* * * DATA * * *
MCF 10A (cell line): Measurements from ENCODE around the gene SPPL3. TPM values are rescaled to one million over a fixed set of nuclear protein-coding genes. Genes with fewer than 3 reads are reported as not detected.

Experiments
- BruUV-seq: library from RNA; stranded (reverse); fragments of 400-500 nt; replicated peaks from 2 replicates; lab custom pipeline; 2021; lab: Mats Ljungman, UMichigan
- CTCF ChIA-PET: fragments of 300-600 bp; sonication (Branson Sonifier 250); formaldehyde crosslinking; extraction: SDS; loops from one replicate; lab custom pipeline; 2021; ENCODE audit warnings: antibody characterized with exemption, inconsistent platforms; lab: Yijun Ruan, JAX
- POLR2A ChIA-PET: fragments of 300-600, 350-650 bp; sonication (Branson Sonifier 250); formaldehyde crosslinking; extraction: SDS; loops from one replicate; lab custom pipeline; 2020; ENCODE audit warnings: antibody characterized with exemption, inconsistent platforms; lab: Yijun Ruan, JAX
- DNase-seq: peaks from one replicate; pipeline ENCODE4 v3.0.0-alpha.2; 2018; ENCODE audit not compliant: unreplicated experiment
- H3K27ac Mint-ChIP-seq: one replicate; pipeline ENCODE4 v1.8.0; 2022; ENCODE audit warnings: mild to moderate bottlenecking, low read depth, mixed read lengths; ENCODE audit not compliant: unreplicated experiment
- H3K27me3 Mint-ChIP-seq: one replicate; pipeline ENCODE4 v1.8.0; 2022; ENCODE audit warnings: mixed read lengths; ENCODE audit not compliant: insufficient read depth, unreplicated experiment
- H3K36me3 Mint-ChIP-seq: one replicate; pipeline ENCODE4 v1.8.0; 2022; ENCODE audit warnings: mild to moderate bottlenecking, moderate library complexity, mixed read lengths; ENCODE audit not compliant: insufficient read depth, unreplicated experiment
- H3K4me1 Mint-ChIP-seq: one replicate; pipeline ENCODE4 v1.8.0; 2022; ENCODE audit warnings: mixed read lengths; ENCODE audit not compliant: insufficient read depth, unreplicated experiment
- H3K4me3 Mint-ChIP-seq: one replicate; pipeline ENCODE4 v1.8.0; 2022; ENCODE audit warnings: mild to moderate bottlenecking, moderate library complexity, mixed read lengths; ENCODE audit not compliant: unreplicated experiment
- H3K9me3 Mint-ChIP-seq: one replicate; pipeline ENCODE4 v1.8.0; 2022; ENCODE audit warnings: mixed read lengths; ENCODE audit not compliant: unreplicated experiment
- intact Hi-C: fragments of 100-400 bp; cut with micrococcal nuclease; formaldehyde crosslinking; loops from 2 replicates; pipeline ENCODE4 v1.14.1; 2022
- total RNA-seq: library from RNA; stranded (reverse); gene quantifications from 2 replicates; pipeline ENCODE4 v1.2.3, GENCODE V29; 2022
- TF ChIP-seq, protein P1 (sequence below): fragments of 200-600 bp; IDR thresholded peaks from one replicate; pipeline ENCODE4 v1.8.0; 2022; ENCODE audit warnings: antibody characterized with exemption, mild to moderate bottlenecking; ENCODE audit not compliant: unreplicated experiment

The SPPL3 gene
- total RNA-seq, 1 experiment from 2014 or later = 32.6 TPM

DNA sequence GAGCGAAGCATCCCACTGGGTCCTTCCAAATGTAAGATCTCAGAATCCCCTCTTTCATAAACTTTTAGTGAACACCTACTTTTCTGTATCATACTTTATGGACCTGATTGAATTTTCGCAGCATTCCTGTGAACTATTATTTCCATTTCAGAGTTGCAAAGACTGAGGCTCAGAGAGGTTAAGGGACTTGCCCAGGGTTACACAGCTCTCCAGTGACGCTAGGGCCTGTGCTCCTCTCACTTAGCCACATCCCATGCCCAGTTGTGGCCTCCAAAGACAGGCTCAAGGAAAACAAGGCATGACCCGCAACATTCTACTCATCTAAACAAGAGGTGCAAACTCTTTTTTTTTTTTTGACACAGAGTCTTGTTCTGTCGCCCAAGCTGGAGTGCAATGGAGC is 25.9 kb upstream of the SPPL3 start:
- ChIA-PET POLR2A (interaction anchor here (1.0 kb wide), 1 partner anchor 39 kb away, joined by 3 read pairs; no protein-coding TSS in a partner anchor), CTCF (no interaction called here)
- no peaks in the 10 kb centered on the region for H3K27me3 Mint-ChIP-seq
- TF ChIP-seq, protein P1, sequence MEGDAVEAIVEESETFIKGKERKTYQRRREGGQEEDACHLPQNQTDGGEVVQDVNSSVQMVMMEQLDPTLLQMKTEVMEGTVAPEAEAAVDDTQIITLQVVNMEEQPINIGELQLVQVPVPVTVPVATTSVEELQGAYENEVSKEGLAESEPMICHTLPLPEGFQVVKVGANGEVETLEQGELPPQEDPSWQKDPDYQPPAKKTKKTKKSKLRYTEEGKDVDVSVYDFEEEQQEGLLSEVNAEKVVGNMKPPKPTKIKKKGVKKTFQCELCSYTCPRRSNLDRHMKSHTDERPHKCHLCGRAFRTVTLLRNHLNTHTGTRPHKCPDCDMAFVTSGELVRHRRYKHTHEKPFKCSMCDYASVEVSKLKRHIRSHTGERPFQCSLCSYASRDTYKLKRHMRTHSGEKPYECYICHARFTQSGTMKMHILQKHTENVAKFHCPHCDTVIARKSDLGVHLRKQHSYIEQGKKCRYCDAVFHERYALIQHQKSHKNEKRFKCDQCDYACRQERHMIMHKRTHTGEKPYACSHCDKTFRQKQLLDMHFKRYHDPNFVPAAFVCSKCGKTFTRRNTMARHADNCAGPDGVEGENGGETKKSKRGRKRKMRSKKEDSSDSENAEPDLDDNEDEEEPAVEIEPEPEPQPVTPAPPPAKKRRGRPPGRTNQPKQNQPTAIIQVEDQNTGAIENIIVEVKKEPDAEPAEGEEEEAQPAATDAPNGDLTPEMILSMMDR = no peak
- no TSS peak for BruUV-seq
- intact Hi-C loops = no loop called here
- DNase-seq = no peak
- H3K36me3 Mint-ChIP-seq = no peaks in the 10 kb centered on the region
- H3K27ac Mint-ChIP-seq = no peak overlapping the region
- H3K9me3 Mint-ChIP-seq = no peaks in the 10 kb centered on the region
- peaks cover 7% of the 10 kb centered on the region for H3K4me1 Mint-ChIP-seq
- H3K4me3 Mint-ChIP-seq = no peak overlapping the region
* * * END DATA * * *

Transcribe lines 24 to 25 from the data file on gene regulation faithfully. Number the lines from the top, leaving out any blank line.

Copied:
- DNase-seq = no peak
- H3K36me3 Mint-ChIP-seq = no peaks in the 10 kb centered on the region